Biology 202
1998 First Web Reports
On Serendip

Alzheimer's Disease
Cedar McKay

The Vault
Your mind is locked up in the Alzheimer's vault.
Oh, to have the perfect combination,
to hear the massive door of your brain click open,
watch you leap out, and, eyes shining, run to us,
knowing us, knowing all you ever knew.
Copyright 1995 Dr. Janet E Hildebrand(5)

         Growing up in the 80is I remember my mother questioning President Reagan's politics, policies, morality, and even his sanity. Though I would not wish a dehabilitating disease on anyone, I had to laugh at the irony when I heard Reagan had Alzheimer's Disease(AD). To think that his "I do not recall" line during the Contra scandal may have been true! The idea of the President of the United States suffering the early stages of a disease causing dementia, confusion, irritability, and memory loss(1) during the very dangerous Cold War gives me the heebie jeebies.
         Symptoms(6,7) Reagan and the Cold War aside, Alzheimer's is an appalling disease, affecting millions of people, with no known cure. Even the cause is not fully understood. Its symptoms are memory loss, confusion, poor judgment, personality changes, and loss of intellectual competence. The disease progresses, leaving victims unable to care for themselves. Patients usually die between 8 and 20 years after onset. The emotional strain of the victims who can feel the deterioration of their minds, as well as the family and friends who witness it are often devastating.
         Pathology(2, 3) AD is characterized by the death of acetylcholine (a neurotransmitter) secreting cells. The major pathological description of AD is Neurofibrillary tangles(NFTs). Though NFTs normally exist in elderly people, the high quantity and distribution in AD patients is unique. NFTs are fibrous tangles that grow out of the neuronal soma and extend into the dendrites. These tangles remain, even after the parent cell is killed and deteriorates. NFTs are composed of strands of insoluble proteins, twisted into a helix called PHFs of about 20 nm. These helixes are complexed with 15 nm strands of straight filaments. interestingly PHFs are composed of altered forms of microtubule subunits, though their form is distinct. Other characteristic attributes of an AD brain are Neuritic plaques, surrounded by enlarged axons, dendrites, and synaptic terminals. These plaques are formed from beta-amyloid, an abnormal protein.
         Cause(4) The cause of AD is very controversial. Though the pathology can be recognized, the cause of AD is still very mysterious. The severity of AD seems to be directly related to the quantity of NFTs. NFTs are caused by over-phosphorylation of a normal brain protein called Tau, which normally assists in forming the shape of neuron processes, such as axons and dendrites. However, why over-phosphorylation occurs is still unknown. Some scientists think that it and all other symptoms will be traced back to a specific protein: beta-amyloid, the protein which forms Neuritic plaques. In fact some studies indicate that "deposition of beta-amyloid can initiate the disease"(4). This hypothesis was boosted dramatically by Allison Goate's discovery of a defective gene on chromosome 21, which seems to be correlated with the disease and happens to encode for the precursor of beta-amyloid. However, these are discoveries of correlations, not of causes of the disease. There is still no good theory explaining the cause and effect relationships between these proteins, the pathology and the symptoms.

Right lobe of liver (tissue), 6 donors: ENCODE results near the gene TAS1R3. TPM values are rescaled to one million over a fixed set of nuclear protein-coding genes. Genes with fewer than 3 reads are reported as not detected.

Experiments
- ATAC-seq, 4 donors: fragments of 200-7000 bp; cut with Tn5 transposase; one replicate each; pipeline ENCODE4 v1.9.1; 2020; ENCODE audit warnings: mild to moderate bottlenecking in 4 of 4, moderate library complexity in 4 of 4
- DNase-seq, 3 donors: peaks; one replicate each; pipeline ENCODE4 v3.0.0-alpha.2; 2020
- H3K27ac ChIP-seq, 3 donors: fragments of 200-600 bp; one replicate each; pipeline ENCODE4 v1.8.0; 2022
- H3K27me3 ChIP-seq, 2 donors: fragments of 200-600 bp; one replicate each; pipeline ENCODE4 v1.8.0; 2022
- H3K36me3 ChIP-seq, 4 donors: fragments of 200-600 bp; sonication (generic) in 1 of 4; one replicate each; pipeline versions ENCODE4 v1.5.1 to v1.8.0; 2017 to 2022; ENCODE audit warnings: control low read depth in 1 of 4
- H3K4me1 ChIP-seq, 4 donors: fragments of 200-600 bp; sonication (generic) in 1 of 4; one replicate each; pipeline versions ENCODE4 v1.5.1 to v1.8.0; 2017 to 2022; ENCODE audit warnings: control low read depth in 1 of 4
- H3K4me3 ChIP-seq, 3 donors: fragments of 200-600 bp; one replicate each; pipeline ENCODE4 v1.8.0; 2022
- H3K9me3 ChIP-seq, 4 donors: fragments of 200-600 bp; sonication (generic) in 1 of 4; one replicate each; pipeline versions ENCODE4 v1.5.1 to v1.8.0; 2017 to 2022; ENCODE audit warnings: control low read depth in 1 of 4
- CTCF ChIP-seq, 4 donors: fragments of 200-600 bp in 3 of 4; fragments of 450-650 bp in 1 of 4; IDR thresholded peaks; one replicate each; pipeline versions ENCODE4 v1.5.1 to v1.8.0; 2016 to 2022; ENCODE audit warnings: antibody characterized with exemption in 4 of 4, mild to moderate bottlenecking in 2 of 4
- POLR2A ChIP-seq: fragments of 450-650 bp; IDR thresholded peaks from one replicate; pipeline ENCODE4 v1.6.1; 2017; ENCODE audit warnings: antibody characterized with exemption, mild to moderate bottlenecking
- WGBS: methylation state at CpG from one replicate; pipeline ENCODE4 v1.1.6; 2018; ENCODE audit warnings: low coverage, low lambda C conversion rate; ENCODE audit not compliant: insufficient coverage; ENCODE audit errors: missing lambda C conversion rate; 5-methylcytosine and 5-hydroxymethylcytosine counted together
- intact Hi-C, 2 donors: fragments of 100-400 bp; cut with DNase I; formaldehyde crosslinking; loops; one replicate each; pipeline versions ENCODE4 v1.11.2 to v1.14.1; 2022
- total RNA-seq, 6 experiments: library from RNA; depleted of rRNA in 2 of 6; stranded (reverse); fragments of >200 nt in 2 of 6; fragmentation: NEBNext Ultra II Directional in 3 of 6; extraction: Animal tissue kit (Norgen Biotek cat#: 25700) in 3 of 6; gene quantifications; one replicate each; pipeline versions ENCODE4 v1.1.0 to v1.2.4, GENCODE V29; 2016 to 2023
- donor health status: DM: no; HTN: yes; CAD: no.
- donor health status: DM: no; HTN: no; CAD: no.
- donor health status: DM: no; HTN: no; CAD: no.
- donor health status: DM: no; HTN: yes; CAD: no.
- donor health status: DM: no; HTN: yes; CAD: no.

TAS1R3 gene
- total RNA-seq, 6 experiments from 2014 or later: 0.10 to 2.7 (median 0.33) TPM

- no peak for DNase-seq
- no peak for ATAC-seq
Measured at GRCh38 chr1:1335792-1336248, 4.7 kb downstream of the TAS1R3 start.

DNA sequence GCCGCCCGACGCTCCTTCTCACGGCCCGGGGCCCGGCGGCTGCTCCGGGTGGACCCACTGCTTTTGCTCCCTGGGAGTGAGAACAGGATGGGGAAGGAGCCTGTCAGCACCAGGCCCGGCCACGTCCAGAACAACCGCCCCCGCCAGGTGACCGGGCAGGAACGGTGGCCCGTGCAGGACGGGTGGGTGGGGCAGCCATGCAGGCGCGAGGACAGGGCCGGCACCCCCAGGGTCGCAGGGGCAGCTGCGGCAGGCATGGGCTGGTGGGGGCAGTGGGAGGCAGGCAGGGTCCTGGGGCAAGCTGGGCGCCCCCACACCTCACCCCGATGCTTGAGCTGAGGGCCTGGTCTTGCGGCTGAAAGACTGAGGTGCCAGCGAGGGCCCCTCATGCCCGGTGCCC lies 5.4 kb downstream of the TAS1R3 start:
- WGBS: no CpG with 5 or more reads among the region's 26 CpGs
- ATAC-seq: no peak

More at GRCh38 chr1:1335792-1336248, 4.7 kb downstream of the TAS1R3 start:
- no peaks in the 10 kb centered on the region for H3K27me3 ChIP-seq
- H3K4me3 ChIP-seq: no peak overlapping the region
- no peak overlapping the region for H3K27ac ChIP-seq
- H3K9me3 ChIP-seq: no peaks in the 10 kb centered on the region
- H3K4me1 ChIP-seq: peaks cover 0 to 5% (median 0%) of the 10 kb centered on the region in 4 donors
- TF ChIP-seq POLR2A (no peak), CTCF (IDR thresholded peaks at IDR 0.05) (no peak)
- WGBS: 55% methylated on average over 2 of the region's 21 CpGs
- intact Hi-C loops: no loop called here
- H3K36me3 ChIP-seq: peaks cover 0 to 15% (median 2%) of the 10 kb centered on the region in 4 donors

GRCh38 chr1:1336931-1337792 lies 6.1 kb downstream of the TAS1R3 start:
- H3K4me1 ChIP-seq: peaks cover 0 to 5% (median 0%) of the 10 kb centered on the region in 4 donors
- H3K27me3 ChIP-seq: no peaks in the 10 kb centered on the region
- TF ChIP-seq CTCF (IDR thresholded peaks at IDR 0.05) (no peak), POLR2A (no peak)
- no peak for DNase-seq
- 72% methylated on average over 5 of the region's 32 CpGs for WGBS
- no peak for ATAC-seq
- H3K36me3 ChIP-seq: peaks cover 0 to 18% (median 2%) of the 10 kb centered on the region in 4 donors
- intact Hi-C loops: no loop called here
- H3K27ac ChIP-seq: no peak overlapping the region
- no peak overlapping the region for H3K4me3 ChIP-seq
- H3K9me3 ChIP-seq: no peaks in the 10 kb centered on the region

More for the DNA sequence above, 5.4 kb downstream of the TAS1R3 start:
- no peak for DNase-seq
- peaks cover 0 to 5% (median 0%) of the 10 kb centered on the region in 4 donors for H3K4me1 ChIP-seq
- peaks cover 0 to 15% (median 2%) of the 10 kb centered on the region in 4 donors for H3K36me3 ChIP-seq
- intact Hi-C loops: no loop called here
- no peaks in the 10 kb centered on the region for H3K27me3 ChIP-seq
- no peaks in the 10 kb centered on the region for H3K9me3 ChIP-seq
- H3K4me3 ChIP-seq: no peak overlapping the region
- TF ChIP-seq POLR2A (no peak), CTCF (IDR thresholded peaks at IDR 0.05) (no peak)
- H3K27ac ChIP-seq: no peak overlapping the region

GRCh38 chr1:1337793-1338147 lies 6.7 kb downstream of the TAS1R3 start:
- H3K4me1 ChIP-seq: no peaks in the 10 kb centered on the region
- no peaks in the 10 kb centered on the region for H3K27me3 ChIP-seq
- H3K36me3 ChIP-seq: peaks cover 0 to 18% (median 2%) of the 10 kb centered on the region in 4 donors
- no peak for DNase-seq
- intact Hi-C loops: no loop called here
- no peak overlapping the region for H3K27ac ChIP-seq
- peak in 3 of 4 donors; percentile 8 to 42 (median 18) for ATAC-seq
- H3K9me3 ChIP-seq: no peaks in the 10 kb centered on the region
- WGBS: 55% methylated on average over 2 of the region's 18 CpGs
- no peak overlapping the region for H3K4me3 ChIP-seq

Cures(3, 4) Very few cures seem to be on the horizon. One potential cure that seems to be attracting the most attention is blocking production of beta-amyloid, which many scientists think my actually cause all the other symptoms of AD. Many Biotech firms are working to find a drugs that can block beta-amyloid action, or block production of its precursors. However, these are still far off. There needs to be a better understanding of AD before useful treatments can be developed. No treatments exist to combat the disease itself, but some treatments aim to address the problem in a round about manner. Since many cells killed by AD are acetylcholine secreting, mental processes are effected by a shortage of this neurotransmitter. A drug, Tacrine hydrochloride, blocks the destruction of acetylcholine by enzymes, allowing the brain to get by with a diminished supply. However the drug does not address the more important issues of cell death, brain lesions, plaques, and NFTs.  The drug simply temporarily abates the symptoms. Luckily, there are huge research efforts to better understand the disease at a fundamental level, which may eventually lead to more meaningful treatments.

WWW Sources

(1) Alzheimer's Disease from the KU Medical Center
(2) Pathological Hallmarks of Alzheimer's Disease--Devika Chin Grasby
(3) FDA Approves First Alzheimer's Disease Treatment Medication from the LA Times
(4) The Scientist on gopher
(5) The Vault by Dr. Janet E Hildebrand
(6) What are the symptoms? from the Alzheimer's Association
(7) Alzheimer's Disease International (ADI)--an umbrella organisation of 42 Alzheimer Associations around the world

This paper reflects the research and thoughts of a student at the time the paper was written for a course at Bryn Mawr College. Like other materials on Serendip, it is not intended to be "authoritative" but rather to help others further develop their own explorations. Web links were active as of the time the paper was posted but are not updated.

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